Monday, April 20, 2009

An open letter to President Obama

UPDATE (April 21): Perhaps things aren't quite so bleak on this front after all. But the letter's argument seems no less true to me.

Below the fold (to spare the uninterested) is the text of a letter I have sent to the White House in response to the news that the Obama administration will not seek to prosecute the writers of the Bush administration's "torture memos."

I feel compelled to express my dismay in the strongest possible terms that the current administration will not seek to investigate and prosecute those responsible for the ordering, writing and implementation of the so-called torture memos. It is a matter of national and international law and treaty that the United States, at the highest levels of the Executive Branch, was in deliberate violation of the law as a result of the production of these memos. Moreover, I understand that this administration, in its refusal to investigate and prosecute those responsible for these memos, is ALSO in violation of those same national and international laws and treaties.

These facts transcend politics and, despite the understandable desire to avoid a protracted and painful examination of these matter, it is not at all clear to me how this decision aids the United States in restoring its standing in the world as a nation that abides by the rule of law--which no one is supposed to be above . Not only did the Bush administration seriously compromise our nation's moral standing as an advocate of human rights with its adoption of torture as a legally-sanctioned and -rationalized option, this decision by the current administration essentially tells the world that, despite its public statements declaring outrage and repugnance with regard to these memos and what was done in their name, they do not merit more than these verbals slaps on the wrist. This can only have the effect of rendering torture the very thing its proponents strongly imply: that its use is a matter of policy and thus permitted according to the whim of whoever happens to be President, rather than a crime against human dignity and decency of the most odious sort as, again, declared in numerous domestic and international codes and to which our nation is a signatory and has in the past insisted that other nations be judged by. The application of law thus becomes arbitrary, at best; at worst, not investigating and prosecuting clear, undisputed laws is the worst sort of precedent for the Executive Branch--that branch of the government tasked with ENFORCING THE LAW--to be setting.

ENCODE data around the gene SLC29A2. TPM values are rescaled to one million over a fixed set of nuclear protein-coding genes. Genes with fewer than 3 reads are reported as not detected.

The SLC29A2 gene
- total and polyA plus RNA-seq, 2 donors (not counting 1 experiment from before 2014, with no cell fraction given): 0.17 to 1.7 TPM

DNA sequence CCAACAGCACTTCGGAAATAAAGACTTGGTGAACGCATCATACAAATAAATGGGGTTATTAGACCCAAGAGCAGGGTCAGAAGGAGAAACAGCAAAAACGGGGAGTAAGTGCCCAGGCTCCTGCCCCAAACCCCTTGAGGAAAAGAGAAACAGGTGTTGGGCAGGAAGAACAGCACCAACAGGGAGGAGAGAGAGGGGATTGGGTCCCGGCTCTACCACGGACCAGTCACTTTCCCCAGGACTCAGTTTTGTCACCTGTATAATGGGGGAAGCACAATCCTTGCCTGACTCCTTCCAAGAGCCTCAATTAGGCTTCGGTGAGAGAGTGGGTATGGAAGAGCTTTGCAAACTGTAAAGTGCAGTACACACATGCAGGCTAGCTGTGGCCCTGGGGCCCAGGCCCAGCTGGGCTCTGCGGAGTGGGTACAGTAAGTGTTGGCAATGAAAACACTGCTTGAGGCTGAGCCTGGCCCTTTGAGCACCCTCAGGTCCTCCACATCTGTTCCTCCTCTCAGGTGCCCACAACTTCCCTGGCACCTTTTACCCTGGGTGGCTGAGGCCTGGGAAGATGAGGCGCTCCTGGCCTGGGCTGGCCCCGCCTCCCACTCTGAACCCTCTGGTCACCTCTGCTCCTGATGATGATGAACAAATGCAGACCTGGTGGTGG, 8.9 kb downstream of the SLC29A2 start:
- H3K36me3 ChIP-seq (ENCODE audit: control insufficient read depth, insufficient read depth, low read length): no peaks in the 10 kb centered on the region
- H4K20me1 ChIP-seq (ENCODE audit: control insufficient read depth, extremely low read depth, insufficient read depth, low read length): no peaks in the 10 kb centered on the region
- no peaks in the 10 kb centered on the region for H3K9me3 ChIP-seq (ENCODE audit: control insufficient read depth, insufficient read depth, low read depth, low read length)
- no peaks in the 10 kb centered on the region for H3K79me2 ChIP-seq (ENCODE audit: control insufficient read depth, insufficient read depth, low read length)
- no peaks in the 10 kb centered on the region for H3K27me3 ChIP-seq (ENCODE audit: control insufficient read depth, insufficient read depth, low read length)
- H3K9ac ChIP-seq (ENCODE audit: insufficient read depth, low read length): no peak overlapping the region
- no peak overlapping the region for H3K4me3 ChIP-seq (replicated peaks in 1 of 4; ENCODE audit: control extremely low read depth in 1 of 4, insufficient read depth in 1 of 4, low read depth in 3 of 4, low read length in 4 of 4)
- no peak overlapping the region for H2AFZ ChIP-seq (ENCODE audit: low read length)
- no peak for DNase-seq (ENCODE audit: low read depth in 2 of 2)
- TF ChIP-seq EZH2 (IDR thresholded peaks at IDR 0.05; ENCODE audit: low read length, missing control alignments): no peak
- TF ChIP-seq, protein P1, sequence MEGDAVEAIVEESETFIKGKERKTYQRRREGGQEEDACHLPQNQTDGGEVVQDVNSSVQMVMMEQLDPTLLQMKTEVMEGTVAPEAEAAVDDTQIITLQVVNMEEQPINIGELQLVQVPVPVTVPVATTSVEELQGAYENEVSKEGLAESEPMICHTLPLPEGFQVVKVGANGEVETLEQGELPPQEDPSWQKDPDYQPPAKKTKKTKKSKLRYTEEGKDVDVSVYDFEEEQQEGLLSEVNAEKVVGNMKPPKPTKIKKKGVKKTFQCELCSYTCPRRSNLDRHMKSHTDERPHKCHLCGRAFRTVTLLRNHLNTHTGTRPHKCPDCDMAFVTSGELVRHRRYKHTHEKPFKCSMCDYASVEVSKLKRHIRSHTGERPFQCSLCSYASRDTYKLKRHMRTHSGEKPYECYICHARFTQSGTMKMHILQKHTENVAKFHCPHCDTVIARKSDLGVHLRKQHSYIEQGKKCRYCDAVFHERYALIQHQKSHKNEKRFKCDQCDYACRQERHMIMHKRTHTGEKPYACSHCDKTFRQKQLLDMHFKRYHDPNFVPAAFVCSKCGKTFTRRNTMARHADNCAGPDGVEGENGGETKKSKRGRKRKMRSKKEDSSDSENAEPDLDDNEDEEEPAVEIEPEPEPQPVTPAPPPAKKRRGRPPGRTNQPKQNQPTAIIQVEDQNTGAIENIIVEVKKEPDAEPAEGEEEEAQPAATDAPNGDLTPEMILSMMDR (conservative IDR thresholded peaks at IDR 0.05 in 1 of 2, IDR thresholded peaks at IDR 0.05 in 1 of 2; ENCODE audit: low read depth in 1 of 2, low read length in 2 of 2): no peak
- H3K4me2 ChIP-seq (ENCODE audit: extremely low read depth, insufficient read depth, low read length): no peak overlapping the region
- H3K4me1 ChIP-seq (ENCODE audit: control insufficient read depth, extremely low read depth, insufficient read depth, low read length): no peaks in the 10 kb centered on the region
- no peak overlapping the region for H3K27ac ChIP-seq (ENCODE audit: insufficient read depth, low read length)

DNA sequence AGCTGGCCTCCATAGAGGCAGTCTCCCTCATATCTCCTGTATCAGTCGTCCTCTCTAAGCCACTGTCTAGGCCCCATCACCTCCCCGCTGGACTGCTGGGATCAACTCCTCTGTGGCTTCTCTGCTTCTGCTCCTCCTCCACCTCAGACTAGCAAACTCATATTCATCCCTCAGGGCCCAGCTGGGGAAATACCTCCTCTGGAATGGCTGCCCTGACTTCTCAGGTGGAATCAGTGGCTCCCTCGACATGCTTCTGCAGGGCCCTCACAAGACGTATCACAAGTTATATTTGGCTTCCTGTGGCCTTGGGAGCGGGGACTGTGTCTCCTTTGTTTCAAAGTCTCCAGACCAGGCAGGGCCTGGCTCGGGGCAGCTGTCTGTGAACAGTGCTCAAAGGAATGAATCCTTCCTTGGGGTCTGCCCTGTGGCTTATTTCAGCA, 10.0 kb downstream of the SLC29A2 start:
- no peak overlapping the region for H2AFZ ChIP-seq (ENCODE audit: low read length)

We are better than this. This--the actions of both the previous administration and the current one (it is extremely difficult not to see this administration's decision not to prosecute as anything other than tacitly aiding and abetting the actions of the previous one; hence this administration becomes complicit with the actions of the past one)--runs completely counter to our nation's history, from before the time the United States was even a nation, in fact, given General George Washington's directive to his soldiers to treat British prisoners humanely. I did not loudly and proudly support Mr. Obama's candidacy because I entertained any possibility that an Obama administration would make a decision like this. But I say that not out of partisan ire directed at the Bush administration but out of a love and admiration and respect for our nation's hard-won reputation in the world as an advocate of the principles of human rights and the rule of law. That reputation suffered serious damage under the previous administration, and I'm very sorry to say that I simply cannot see how this decision in any way begins to repair that damage. I daresay that, as far as I can tell, it may only make that damage worse.

4 comments:

Jim Sligh said...

To hear EL PAÍS tell it this morning, Obama has "opened the door" to investigations into those who authorized torture - I was about to write a hopeful little blog post.

Am I to understand that the feeling on the domestic front is that different from the way the international news is spinning it? I haven't read an American paper in a while.

ps. I meant to write earlier, but I'm glad to see you back at your blog.

John B. said...

Jim,
You read correctly in El Pais, and (in this country's media) there's considerable push-back from those who (still), for whatever reason, feel obligated to support those decisions. Obama is deferring the question of prosecution to the Attorney General . . . who during confirmation hearings made it clear that simply re-defining what is/is not torture will not cut legal ice with him. We'll see. I'm hopeful as well.

That said, there's also the inescapable fact that, at the time all this was going on, Democrats on the committees briefed on all this were, through various sins of omission and, perhaps, even commission, complicit in the perpetuation of these very policies. Hence a brief post I'll be throwing up that says that lots of Democrats need to own up to their own responsibility--precisely for the purpose of not turning this into the partisan debate that some argue this is.

And thanks for the welcome back.

Gaia gardener said...

Excellent letter. Thanks for sharing it.

sekanblogger said...

In my humble opinion the torture issue should be pushed, but only after we get to the crime(s) that made it possible. We need look no farther than the infamous "White Papers" to see the real crime. That is, the cooked evidence to go to war. For those that don't know, the white papers are the Bush admins altered intelligence reports, as presented to the UN and thus the whole world. The ACTUAL intelligence has since been declassified. A comparison of the two is all that one needs.
Gee, guess I should make my own post on this one, huh?